Browsing by Subject "chemistry - Radiochemistry"

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  • Imlimthan, Surachet (Helsingin yliopisto, 2021)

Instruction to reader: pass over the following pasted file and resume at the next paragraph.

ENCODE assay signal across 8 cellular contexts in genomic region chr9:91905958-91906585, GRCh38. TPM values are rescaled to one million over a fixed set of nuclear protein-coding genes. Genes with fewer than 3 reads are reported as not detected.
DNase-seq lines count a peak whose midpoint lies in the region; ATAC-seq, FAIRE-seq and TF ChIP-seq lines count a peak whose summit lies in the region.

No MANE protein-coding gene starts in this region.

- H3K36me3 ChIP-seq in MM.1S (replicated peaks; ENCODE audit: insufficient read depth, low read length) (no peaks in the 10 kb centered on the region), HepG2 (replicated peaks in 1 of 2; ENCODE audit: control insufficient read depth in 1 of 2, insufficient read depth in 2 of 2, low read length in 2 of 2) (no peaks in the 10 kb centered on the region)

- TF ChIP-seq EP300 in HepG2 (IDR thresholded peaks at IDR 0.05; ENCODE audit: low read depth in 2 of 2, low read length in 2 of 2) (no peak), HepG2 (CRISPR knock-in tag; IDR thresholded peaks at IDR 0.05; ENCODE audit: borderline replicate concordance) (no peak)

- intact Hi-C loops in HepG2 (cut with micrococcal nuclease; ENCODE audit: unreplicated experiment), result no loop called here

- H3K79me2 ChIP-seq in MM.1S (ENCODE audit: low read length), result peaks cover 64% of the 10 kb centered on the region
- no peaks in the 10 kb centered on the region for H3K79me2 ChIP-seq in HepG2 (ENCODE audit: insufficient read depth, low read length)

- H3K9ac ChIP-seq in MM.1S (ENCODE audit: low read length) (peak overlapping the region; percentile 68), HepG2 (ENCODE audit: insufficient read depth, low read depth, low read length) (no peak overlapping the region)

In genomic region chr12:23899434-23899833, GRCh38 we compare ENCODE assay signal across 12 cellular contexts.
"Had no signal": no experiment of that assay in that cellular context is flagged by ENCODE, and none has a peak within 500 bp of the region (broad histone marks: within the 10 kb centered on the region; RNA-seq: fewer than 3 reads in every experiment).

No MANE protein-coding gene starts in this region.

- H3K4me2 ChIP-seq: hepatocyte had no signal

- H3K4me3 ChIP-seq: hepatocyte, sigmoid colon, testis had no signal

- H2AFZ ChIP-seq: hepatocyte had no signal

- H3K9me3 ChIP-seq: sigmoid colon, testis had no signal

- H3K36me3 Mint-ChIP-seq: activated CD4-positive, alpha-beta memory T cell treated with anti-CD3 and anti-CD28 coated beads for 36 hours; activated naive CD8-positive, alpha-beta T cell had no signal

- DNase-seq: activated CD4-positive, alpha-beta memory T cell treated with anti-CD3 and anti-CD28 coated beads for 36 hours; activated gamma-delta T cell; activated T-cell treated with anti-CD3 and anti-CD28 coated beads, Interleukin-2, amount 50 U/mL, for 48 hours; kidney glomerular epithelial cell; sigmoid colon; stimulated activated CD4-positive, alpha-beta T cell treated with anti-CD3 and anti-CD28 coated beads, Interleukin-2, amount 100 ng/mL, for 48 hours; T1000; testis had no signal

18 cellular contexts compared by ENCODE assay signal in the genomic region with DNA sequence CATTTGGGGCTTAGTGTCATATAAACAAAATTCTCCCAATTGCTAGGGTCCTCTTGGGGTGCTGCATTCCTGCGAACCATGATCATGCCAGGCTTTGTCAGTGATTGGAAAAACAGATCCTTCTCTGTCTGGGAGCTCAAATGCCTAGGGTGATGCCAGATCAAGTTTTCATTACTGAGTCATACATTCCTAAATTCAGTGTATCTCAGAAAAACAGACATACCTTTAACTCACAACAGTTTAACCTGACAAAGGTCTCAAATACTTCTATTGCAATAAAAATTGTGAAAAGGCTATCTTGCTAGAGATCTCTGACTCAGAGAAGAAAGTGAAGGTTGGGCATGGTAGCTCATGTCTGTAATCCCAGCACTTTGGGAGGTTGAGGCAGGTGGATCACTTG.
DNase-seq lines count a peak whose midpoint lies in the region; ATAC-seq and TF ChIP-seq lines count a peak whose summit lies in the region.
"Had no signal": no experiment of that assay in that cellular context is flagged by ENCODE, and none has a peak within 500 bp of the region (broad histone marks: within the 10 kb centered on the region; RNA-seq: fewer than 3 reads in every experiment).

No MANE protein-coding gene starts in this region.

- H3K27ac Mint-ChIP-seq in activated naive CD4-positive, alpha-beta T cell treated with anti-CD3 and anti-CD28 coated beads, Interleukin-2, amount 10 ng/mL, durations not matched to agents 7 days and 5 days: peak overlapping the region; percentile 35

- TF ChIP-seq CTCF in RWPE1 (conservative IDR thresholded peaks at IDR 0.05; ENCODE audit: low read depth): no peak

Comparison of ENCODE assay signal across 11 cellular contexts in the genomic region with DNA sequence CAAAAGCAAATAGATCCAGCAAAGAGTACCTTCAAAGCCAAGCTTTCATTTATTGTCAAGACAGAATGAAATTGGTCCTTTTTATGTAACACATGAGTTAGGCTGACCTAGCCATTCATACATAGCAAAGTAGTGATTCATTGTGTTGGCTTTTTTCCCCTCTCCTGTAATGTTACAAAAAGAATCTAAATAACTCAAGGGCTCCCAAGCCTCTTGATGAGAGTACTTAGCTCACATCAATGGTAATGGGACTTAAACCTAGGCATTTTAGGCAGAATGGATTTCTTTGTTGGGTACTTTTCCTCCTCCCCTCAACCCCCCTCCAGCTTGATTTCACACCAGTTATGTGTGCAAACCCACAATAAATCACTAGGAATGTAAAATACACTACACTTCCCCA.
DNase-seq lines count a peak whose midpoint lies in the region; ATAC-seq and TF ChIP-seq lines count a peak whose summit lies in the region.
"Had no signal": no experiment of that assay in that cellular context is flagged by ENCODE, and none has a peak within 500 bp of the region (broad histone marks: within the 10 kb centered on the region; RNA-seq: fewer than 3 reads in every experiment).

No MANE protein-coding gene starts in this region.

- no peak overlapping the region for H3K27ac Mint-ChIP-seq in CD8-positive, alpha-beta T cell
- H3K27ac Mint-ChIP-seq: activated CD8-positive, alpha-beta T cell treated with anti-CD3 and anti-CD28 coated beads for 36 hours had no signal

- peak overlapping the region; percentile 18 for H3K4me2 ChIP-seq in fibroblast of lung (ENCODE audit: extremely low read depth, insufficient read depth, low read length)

Cancer is a critical health concern worldwide. Although significant progress in cancer diagnosis and therapy has been made to date, the lack of efficient delivery of active compounds to the target site and adverse systemic effects remain a major challenge in cancer treatment. For those reasons, different therapeutic strategies have been developed to improve the target specificity and reduce side effects in conventional therapy. Nanomedicines are innovative nanoparticulate drug delivery systems constructed from biocompatible, biodegradable, and nontoxic materials. Nanoparticles can transport diagnostic and therapeutic agents with increased bioavailability, reduced dosing frequency, and less off-target side effects. Recently, cellulose nanocrystals (CNC NPs) and lignin nanoparticles (LNPs) have attracted attention as abundant natural nanomaterials that can be derived from various bioresources, especially plant-based lignocellulosic biomass. CNC NPs and LNPs have been intensively explored as material scaffolds in numerous biomedical applications due to their unique physicochemical and biological properties. Nuclear molecular imaging techniques, including single-photon emission computed tomography (SPECT) and positron emission tomography (PET) are non-invasive and sensitive imaging technologies that allow the tracking of a tracer dose of radiopharmaceuticals in vivo to determine their target occupancy, circulation, biodistribution profiles, and elimination kinetics. Nanomaterials tagged with a radioactive label can be traced after systemic administration through the detection of gamma photons emitted by the radioactive isotopes outside the body (single γ photon for SPECT and annihilation of two anti-parallel 511 keV photons for PET). Moreover, several radioisotopes can concomitantly release diagnostic γ radiation and ionizing particles (α or β-) during their decay, enabling the consolidation of diagnostic imaging and radiotherapy. The combination of imaging labels and therapeutic agents into a single nanoparticle platform creates a theranostic nanosystem, which can be used for simultaneous imaging and therapy of cancer. This thesis aimed to develop theranostic nanoparticle drug delivery systems based on CNC NPs and LNPs. The project comprised of several studies: 1) radiolabeling chemistry development, 2) in vitro cytotoxicity and cellular uptake investigation, 3) in vivo biodistribution and imaging studies in tumor-bearing animal models with the developed tracers, and 4) a theranostic nanosystem development and biological evaluation based on the observations from 1–3. Firstly, CNC- and LNP-based imaging probes for nuclear and optical imaging were developed for the in vitro and in vivo investigation using two modification strategies: site-specific hydrazone linkage to the terminal aldehyde of the CNC and non-site-specific conjugation using CDI activation. Both multimodal CNC NPs and LNPs demonstrated low cytotoxicity and favorable interactions with macrophage and cancer cell lines. Following extensive validation in material characterization and in vitro cell models, radiometal chelator DOTA-modified CNC NPs from both synthetic pathways were selected to further explore the in vivo behavior through the labeling with diagnostic radionuclide 111In in both healthy and 4T1 breast tumor-bearing mouse models. The ex vivo biodistribution and SPECT/CT imaging revealed comparable pharmacokinetic profiles where the accumulation of all developed 111In-labeled CNC NPs was primary in the lung, liver, and spleen, which are the clearance organs of nontargeted nanoparticles. Due to high retention of the CNC in the lung capillaries, theranostic CNC NPs were further developed for co-delivery of radiotherapeutic 177Lu and chemotherapeutic vemurafenib to target YUMM1.G1 metastatic melanoma in the lung through vascular trapping. The theranostic CNC NPs exhibited excellent radiolabel stability and sustained drug release profiles in vitro. The therapeutic studies also showed that the lifespan of tumor-bearing animals treated with theranostic CNC NPs was increased about twice from the median survival time of animals receiving only the vehicle or CNC NPs carrying only a single component of the theranostic system. In conclusion, the work presented in this thesis demonstrates the successful development of novel CNC- and LNP-based molecular imaging nanoprobes and the theranostic CNC NPs for the delivery of radio- and chemotherapeutic agents with enhanced therapeutic efficacy compared to the conventional chemotherapy in metastatic melanoma. The studies provide a breakthrough on the development of systemically administered CNC drug delivery systems and warrant further investigation on the potential of CNC NPs as a renewable scaffold for theranostic drug delivery systems.